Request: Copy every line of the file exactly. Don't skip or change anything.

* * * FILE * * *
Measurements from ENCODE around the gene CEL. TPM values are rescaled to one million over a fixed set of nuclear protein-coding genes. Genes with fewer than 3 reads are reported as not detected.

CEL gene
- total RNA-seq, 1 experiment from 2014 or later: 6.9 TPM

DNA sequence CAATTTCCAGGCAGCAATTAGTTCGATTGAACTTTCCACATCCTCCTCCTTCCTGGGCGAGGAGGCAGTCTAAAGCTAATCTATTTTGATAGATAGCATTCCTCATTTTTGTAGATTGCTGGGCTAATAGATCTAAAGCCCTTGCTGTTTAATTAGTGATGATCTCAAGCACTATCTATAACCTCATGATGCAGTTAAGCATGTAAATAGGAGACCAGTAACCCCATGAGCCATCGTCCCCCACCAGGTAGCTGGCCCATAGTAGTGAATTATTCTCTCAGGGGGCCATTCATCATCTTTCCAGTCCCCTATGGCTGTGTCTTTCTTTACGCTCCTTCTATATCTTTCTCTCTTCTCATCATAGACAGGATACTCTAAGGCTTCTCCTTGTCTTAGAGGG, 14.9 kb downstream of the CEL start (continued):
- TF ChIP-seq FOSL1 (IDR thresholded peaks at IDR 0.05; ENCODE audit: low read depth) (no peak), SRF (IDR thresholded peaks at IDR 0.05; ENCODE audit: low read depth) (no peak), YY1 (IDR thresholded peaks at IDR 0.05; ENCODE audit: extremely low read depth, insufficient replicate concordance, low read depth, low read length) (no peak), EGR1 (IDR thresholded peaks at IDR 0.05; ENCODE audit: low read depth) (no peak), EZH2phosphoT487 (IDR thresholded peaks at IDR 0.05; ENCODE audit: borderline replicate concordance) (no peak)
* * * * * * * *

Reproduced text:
Measurements from ENCODE around the gene CEL. TPM values are rescaled to one million over a fixed set of nuclear protein-coding genes. Genes with fewer than 3 reads are reported as not detected.

CEL gene
- total RNA-seq, 1 experiment from 2014 or later: 6.9 TPM

DNA sequence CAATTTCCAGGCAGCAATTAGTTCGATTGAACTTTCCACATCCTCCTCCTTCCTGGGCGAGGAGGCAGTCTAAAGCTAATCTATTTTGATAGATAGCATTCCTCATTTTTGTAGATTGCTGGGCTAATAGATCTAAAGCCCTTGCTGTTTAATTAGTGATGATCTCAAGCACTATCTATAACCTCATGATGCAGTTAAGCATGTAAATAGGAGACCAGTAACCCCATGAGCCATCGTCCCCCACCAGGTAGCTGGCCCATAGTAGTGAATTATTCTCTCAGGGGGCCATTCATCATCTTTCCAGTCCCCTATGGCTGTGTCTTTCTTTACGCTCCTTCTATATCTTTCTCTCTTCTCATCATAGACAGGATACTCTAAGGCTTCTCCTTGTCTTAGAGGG, 14.9 kb downstream of the CEL start (continued):
- TF ChIP-seq FOSL1 (IDR thresholded peaks at IDR 0.05; ENCODE audit: low read depth) (no peak), SRF (IDR thresholded peaks at IDR 0.05; ENCODE audit: low read depth) (no peak), YY1 (IDR thresholded peaks at IDR 0.05; ENCODE audit: extremely low read depth, insufficient replicate concordance, low read depth, low read length) (no peak), EGR1 (IDR thresholded peaks at IDR 0.05; ENCODE audit: low read depth) (no peak), EZH2phosphoT487 (IDR thresholded peaks at IDR 0.05; ENCODE audit: borderline replicate concordance) (no peak)